Why are students being ignored over blended learning?

Will Green is a history student at the University of Leeds.

Online learning is bad. That’s the headline – online learning has been something of a disaster. Whilst it’s hard to see what universities could’ve done differently this year, students are, for once, pretty unanimous – we want to get back on campus.

Universities, however, seem slightly less keen. Instead, they’re promising “blended learning” – teaching that involves both in-person and online components. Definitions of the probable extents of each are scarce, yet they’re continuing to throw the term around at any opportunity.

In practice, “blended learning” could range from everything taught in person, with recorded lectures available for those who want them, to a totally online experience for some students with the odd in-person catch up. But here’s the nub of the issue – for most students on most courses, there is still minimal clarity as to how much will be in-person, and when this will actually happen.

This is an ambiguity that suits universities. Keeping quiet over what teaching will look like next year allows them to change their minds late on, or – alternatively, and slightly more nefariously – mislead freshers into believing that university will all be normal again in September, before ambushing them with informal lockdowns, hi-vis-clad security staff, and an absence of time on campus.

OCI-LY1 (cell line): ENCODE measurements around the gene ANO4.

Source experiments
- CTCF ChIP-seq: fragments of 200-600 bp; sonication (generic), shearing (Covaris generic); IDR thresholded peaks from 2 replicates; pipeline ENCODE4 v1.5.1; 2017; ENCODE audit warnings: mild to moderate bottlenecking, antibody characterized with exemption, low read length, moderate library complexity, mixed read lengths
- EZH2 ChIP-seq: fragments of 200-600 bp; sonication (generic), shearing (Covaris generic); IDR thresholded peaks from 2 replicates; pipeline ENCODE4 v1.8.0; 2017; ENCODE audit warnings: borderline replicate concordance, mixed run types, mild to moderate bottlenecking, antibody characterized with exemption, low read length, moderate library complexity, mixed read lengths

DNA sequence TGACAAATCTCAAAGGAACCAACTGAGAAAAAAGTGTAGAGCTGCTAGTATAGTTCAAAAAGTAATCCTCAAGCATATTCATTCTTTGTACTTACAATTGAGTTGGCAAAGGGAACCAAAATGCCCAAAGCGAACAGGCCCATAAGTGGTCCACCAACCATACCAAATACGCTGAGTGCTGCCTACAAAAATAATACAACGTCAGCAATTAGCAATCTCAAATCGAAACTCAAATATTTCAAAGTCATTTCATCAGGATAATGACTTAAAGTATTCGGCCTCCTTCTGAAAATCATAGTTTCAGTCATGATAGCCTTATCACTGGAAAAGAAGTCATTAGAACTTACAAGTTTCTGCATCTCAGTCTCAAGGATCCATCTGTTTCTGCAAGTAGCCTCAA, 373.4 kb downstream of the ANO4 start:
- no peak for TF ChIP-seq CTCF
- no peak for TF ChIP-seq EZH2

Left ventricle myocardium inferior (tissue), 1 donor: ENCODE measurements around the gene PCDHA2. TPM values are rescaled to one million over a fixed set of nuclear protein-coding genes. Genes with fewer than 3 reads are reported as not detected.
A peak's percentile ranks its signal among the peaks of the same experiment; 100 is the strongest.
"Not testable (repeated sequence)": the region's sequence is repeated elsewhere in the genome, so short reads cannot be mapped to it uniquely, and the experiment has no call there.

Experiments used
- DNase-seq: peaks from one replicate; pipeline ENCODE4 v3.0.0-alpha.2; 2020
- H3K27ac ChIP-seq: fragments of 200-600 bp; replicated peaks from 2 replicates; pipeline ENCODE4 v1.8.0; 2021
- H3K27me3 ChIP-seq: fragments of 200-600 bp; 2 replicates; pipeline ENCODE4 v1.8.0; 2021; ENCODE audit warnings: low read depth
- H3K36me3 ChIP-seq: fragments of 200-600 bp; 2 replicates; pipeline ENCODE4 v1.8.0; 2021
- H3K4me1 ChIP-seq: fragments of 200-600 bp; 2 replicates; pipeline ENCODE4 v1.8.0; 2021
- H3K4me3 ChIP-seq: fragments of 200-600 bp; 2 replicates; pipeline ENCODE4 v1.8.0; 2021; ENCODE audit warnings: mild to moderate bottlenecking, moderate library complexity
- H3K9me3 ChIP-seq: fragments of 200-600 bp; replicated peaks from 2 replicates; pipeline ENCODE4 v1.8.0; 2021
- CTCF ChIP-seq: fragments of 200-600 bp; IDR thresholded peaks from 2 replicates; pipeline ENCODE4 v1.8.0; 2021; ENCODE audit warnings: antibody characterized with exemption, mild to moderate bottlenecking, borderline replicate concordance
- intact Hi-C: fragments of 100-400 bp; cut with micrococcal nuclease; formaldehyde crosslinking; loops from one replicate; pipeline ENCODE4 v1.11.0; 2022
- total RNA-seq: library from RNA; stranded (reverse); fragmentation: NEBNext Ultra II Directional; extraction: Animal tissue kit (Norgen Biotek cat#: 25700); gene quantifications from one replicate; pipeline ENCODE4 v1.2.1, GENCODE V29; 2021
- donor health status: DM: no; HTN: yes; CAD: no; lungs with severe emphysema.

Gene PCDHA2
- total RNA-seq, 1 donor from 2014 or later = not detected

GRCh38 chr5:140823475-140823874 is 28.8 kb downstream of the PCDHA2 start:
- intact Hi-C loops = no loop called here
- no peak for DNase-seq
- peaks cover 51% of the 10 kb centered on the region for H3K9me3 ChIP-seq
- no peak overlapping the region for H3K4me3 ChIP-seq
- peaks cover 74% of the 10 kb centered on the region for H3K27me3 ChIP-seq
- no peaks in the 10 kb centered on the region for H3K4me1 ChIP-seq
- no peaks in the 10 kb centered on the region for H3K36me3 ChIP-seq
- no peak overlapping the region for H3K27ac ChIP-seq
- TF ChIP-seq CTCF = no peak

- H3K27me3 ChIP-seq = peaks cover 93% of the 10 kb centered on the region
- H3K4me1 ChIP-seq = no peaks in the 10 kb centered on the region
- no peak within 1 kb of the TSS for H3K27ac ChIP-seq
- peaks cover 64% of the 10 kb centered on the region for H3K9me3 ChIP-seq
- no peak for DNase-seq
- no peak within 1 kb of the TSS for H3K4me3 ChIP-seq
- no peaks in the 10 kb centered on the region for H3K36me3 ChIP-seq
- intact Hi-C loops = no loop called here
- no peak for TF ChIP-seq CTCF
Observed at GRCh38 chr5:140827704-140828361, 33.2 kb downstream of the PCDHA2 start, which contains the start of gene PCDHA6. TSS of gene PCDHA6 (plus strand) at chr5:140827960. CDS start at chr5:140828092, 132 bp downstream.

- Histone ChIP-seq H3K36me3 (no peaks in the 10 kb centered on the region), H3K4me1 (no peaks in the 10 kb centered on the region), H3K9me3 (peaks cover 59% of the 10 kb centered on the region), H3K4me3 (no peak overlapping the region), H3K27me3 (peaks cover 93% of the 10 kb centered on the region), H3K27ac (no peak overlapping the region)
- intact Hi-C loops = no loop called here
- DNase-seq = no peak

Undergraduate freshers are likely to suffer most from online learning. Despite evidence that in-person contact hours correlate with good mental health, because that first year doesn’t usually count, if and when there is a decision to be made over where to deploy in-person tutor resources and how to allocate study space, freshers will inevitably suffer.

Eighteen months

I haven’t had an in-person lecture, seminar or tutor meeting for a year and a half. Some of my more scientific friends, with degrees that bring “value” to society, have had some in-person lab sessions and seminars, but even these are rare, cherished events.

I understand why humanities students aren’t a priority – we can easily go online, and there’s minimal public sympathy for, say, History of Art students. Fundamentally, though, we aren’t getting the taught university experience we signed up for when we learn online.